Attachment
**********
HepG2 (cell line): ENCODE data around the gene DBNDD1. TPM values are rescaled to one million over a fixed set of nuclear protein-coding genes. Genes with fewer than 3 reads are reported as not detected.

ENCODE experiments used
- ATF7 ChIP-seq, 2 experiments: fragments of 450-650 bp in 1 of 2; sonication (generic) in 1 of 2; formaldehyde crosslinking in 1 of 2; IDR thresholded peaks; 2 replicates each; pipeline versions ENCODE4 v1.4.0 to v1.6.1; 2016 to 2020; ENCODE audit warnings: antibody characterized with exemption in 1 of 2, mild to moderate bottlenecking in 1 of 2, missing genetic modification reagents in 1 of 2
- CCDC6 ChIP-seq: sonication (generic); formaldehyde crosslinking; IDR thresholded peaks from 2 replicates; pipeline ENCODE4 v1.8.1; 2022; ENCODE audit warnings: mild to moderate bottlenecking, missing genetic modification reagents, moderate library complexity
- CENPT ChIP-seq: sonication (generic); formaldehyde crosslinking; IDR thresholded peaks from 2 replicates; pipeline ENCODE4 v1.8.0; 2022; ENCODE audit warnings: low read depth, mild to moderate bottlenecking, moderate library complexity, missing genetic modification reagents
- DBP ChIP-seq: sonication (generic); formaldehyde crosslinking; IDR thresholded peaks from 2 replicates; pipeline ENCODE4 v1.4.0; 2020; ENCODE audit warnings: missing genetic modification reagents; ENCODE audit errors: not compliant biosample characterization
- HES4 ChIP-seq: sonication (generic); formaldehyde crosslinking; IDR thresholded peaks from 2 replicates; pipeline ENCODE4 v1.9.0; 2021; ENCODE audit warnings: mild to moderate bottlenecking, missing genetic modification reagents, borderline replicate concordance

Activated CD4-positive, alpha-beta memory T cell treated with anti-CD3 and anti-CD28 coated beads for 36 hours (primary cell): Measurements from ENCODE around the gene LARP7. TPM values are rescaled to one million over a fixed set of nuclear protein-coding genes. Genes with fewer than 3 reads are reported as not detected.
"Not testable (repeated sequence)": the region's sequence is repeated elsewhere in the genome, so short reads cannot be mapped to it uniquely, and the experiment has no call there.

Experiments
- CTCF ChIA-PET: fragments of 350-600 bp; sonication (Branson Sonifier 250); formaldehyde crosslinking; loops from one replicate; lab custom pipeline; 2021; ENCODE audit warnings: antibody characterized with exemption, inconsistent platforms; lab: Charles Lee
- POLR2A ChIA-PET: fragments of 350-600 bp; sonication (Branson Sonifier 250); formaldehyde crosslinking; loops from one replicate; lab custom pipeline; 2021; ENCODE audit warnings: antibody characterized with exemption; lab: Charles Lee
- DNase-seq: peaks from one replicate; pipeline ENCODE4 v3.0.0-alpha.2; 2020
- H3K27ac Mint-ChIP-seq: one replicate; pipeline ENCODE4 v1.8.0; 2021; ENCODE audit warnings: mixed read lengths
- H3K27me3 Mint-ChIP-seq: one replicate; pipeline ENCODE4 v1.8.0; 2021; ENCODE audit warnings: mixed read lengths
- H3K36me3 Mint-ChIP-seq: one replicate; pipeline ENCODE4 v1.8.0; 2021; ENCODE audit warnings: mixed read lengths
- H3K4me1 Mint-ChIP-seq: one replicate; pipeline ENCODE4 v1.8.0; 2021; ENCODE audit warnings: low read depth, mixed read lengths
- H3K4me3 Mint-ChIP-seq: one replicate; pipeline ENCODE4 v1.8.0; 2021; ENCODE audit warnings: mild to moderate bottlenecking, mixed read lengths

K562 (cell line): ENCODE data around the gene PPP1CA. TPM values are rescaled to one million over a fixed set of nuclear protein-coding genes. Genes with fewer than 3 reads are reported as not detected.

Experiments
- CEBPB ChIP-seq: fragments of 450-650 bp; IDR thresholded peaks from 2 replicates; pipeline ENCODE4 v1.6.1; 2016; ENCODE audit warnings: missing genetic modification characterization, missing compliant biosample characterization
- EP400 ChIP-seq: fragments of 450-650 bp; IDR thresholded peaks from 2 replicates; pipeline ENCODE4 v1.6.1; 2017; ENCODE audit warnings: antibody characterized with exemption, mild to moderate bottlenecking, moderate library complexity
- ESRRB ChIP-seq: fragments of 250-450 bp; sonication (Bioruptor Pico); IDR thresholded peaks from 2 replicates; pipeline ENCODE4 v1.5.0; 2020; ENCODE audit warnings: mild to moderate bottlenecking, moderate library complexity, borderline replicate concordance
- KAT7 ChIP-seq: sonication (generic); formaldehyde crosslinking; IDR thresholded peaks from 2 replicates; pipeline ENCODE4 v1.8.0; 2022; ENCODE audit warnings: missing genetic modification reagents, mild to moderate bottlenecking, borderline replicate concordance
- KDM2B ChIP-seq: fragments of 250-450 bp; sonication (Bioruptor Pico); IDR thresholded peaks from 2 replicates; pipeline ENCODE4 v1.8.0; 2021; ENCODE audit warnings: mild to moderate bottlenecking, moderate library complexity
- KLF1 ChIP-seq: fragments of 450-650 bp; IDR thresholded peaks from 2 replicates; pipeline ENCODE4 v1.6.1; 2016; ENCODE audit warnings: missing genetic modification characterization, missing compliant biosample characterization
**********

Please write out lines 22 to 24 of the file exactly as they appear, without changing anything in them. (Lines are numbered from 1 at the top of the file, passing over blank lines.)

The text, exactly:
- EP400 ChIP-seq: fragments of 450-650 bp; IDR thresholded peaks from 2 replicates; pipeline ENCODE4 v1.6.1; 2017; ENCODE audit warnings: antibody characterized with exemption, mild to moderate bottlenecking, moderate library complexity
- ESRRB ChIP-seq: fragments of 250-450 bp; sonication (Bioruptor Pico); IDR thresholded peaks from 2 replicates; pipeline ENCODE4 v1.5.0; 2020; ENCODE audit warnings: mild to moderate bottlenecking, moderate library complexity, borderline replicate concordance
- KAT7 ChIP-seq: sonication (generic); formaldehyde crosslinking; IDR thresholded peaks from 2 replicates; pipeline ENCODE4 v1.8.0; 2022; ENCODE audit warnings: missing genetic modification reagents, mild to moderate bottlenecking, borderline replicate concordance